3. Oh, that's a lovely response. Thank you. And this blog has been a very important part of the process, too. Without it I would have felt this rather a lonely journey. Now I've met the others doing this journey, at the training day, I feel less alone, but thank you for keeping me company too. Helen

    1. Enjoying every minute of it Helen; foster parents have to stick together, we're the only ones who know what it's like, who understand the challenges and appreciate the massive highs.

  4. I never really thought about the impact of using the same clothes for contact. Its a good point, I'd have automatically put them in whatever was their best daytime outfit (new or old) as part of presenting them as well cared for. I'll definitely take that on board if the situation comes up - so far the children we've had have all been with other carers for at least a year so its not been an issue.

    With Romeo growing so quickly you will probably face this - what do you do over long periods, with the original clothing falling apart or getting out grown? Gradually slip in a new tshirt etc? Perhaps nothing on its "first wear" so the child doesn’t feel any need to highlight its a new item?

    And, this is more relevant with older kids I expect, how do you handle the child or young person wanting to wear new clothing?

    I've seen the rise in self-esteem that new clothes can cause - something that has the brand name they so desperately want, or that just isn't a 3 year old hand me down. I appreciate how parents might resent it, but in the long term they must expect the kids to be new in clothes.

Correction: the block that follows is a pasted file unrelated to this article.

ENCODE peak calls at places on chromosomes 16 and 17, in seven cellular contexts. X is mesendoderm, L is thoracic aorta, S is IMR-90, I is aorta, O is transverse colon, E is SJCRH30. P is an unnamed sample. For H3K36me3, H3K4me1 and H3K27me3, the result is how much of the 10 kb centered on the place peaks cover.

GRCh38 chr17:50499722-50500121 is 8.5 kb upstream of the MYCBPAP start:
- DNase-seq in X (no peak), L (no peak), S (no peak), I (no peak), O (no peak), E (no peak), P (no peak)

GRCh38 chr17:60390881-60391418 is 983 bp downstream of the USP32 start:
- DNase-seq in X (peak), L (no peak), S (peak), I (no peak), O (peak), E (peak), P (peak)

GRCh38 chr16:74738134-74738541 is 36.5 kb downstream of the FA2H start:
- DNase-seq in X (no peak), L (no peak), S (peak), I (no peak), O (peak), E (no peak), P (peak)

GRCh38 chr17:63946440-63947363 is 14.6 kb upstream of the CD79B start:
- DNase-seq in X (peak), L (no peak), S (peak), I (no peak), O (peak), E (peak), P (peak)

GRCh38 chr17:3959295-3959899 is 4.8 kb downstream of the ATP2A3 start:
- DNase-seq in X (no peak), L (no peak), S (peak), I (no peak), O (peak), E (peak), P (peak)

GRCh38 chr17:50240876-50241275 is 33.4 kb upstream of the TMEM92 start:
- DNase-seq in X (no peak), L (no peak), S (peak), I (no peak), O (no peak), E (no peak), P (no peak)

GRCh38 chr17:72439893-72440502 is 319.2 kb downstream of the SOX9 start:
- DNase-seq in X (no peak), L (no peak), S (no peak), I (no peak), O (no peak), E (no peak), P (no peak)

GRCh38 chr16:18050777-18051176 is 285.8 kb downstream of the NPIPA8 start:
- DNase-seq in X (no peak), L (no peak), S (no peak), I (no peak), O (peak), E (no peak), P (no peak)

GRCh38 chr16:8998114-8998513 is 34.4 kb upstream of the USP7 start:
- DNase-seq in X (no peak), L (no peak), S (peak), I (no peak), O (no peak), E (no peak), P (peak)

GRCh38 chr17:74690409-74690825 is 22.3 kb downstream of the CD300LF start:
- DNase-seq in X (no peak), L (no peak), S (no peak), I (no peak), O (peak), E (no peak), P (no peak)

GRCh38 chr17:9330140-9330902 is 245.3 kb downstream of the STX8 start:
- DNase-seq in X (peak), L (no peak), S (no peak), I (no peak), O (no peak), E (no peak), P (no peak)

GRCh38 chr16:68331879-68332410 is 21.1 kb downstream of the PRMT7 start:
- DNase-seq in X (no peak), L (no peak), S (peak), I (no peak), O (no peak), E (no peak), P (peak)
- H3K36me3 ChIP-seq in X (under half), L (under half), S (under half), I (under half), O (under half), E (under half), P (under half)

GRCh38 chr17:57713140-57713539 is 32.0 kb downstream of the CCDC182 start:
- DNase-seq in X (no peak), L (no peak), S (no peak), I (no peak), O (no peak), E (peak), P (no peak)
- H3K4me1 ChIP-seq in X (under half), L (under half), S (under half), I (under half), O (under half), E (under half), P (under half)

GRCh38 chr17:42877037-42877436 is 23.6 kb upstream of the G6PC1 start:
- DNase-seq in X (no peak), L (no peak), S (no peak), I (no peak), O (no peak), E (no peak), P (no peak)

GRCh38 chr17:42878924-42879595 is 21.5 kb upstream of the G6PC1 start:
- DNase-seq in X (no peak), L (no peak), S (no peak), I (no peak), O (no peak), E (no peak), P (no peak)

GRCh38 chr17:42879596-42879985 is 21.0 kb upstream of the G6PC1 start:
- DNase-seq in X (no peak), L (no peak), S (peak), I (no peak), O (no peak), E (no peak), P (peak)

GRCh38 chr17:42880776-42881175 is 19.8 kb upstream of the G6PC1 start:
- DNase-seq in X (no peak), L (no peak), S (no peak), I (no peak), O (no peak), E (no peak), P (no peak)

One point I learned - we are very careful about throwing any old clothes away. A previous carer of one of ours had brought the kid new clothing and thrown out the old without consulting the child on either! The child NEVER forgave them for the loss of favourite items, and hated all the new stuff on principal.
    We operate a consultative system, and mostly the kids have been happy to not save the clothing, but instead keep a photo of them wearing it. Keeps the memory box from filling up with tshirts and odd socks!


  5. Oh I buy 'em clothes alright Mooglet, I love it and so do they. They know what's cool. I suppose one should remember that the del is you're working towards them going home and it might bite them back if they go home and start singing your praises fro buying them nice things, but while they're with us we treat them like our own.
    Good point about throwing stuff away, like you we hang onto everything they come with just in case. WE had a girl turn up with 5 packing cases of stuff once, and when she went home we could hardly get it all in one car run, but we did.

  6. Some great tips here, thank you. Hadn't thought through keeping all clothes, so taking photos for the life story book is one I'll keep in my back pocket, if you pardon the pun!